Records of personal sickness absence, including all spells of one day's duration or more, have been kept at this refinery for more than 20 years. The distributions of sickness spells and also calendar days of absence have been analysed for single years and also for periods of up to 20 years' continuous service for the 1,350 hourly paid male employees. It is shown that both these measures of sickness absence are distributed among the men in an unequal fashion (negative binomial) rather than at random (Poisson) and thus resemble the distribution of industrial accidents first described almost 50 years ago. This pattern of distribution is not related to occupation or to length of service. Analysis of the distribution of lateness and absenteeism for reasons other than sickness or holidays shows that these also follow this pattern. It is postulated that this could be a principle applicable to all forms of industrial absenteeism as well as to accidents.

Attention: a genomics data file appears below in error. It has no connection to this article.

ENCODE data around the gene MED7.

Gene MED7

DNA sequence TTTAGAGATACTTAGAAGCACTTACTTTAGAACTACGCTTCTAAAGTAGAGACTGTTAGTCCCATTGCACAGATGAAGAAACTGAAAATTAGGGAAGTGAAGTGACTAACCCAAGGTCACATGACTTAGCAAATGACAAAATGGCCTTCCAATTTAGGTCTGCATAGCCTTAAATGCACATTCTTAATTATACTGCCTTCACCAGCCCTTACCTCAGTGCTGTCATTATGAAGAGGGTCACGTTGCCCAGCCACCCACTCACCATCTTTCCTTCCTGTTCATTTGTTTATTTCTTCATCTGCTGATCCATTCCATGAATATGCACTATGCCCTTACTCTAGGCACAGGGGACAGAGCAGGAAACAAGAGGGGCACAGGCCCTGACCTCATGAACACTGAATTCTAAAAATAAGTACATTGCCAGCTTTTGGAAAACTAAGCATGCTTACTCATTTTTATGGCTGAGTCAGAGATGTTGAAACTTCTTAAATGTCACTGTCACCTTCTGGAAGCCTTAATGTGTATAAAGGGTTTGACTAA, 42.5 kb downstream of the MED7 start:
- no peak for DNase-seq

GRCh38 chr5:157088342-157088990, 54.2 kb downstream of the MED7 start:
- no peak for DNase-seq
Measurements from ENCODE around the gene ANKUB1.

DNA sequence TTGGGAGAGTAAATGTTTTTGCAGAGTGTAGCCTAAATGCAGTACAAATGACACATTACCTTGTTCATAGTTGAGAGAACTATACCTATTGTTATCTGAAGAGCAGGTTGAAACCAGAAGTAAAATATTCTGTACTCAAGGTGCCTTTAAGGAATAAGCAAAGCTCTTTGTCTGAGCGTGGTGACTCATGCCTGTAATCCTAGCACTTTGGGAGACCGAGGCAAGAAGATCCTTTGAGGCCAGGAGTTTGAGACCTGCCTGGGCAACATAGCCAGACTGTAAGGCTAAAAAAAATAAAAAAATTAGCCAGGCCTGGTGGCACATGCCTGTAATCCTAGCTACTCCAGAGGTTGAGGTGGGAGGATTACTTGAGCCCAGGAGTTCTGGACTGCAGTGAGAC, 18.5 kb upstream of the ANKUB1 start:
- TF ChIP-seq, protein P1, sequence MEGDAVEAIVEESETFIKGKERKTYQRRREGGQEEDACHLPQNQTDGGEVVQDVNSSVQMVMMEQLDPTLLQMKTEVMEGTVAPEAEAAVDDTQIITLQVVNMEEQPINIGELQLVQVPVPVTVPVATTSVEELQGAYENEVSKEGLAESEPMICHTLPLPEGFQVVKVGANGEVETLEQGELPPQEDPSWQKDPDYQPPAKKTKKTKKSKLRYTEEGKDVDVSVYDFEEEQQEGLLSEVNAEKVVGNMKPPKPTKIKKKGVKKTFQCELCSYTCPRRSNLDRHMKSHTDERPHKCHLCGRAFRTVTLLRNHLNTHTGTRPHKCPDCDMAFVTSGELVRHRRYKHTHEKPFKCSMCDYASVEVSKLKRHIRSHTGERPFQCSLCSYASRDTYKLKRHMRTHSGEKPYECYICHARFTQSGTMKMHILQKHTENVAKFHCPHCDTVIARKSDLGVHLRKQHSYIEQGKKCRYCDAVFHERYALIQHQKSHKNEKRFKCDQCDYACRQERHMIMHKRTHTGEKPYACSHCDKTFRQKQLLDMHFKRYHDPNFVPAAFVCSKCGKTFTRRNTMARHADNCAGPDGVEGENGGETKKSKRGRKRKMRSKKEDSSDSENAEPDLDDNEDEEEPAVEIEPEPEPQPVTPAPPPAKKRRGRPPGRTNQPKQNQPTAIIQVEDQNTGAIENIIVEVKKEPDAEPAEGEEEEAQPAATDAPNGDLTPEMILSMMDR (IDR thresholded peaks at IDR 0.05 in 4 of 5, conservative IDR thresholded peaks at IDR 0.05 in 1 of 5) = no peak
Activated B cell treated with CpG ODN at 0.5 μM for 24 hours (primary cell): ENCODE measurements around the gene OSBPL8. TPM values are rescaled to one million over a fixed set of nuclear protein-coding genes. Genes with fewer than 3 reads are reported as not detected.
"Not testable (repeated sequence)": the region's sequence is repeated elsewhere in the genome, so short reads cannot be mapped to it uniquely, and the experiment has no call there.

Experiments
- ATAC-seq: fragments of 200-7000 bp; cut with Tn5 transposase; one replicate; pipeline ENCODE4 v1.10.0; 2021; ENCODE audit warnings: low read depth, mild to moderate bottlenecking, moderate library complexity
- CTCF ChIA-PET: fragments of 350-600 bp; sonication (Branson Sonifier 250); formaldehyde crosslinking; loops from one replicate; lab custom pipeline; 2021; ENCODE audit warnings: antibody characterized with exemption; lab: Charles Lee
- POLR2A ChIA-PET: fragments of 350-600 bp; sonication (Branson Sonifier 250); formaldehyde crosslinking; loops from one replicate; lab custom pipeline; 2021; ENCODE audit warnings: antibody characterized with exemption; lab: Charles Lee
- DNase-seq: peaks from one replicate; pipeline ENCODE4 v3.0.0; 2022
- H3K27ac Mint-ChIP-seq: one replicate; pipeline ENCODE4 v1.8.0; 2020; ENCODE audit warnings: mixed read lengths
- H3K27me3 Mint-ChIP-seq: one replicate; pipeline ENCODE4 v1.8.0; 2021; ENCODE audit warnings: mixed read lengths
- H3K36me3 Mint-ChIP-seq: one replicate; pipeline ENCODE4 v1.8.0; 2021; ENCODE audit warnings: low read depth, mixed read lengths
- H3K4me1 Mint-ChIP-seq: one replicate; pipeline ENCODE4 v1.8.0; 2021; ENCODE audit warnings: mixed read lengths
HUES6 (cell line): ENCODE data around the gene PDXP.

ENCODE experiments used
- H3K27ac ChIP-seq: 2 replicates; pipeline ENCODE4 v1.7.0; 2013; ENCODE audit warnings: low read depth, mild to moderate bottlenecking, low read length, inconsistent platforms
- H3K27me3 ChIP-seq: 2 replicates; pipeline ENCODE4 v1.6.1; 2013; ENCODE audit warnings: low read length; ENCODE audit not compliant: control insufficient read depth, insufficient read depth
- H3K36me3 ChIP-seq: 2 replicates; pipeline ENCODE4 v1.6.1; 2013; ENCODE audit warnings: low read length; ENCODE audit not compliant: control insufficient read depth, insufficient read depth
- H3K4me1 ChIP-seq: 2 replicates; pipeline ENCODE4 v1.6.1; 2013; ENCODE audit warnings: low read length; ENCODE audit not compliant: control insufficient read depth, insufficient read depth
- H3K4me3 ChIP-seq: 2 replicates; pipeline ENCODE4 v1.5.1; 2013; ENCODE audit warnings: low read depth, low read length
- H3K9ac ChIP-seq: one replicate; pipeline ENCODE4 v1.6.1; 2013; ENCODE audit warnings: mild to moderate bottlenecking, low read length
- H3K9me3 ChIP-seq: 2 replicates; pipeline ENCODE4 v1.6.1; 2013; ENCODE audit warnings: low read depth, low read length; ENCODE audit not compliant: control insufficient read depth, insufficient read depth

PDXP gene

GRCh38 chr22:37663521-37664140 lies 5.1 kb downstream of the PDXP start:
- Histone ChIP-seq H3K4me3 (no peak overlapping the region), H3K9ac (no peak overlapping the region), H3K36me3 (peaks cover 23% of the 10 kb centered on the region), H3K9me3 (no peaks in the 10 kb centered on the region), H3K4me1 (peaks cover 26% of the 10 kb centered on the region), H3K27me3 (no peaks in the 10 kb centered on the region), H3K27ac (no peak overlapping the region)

The personal records of 187 men with continuous service from 1946 to 1965 have been studied to investigate the trends in their sickness absence over this 20-year period. In contrast to the well-recognized pattern that in any one period of time young men have more spells of absence than their older fellows, this secular study shows that sickness spells have not decreased with age. This apparent paradox is explicable by the rising national trend in sickness absence and by a high labour turnover in young men with frequent sickness spells.
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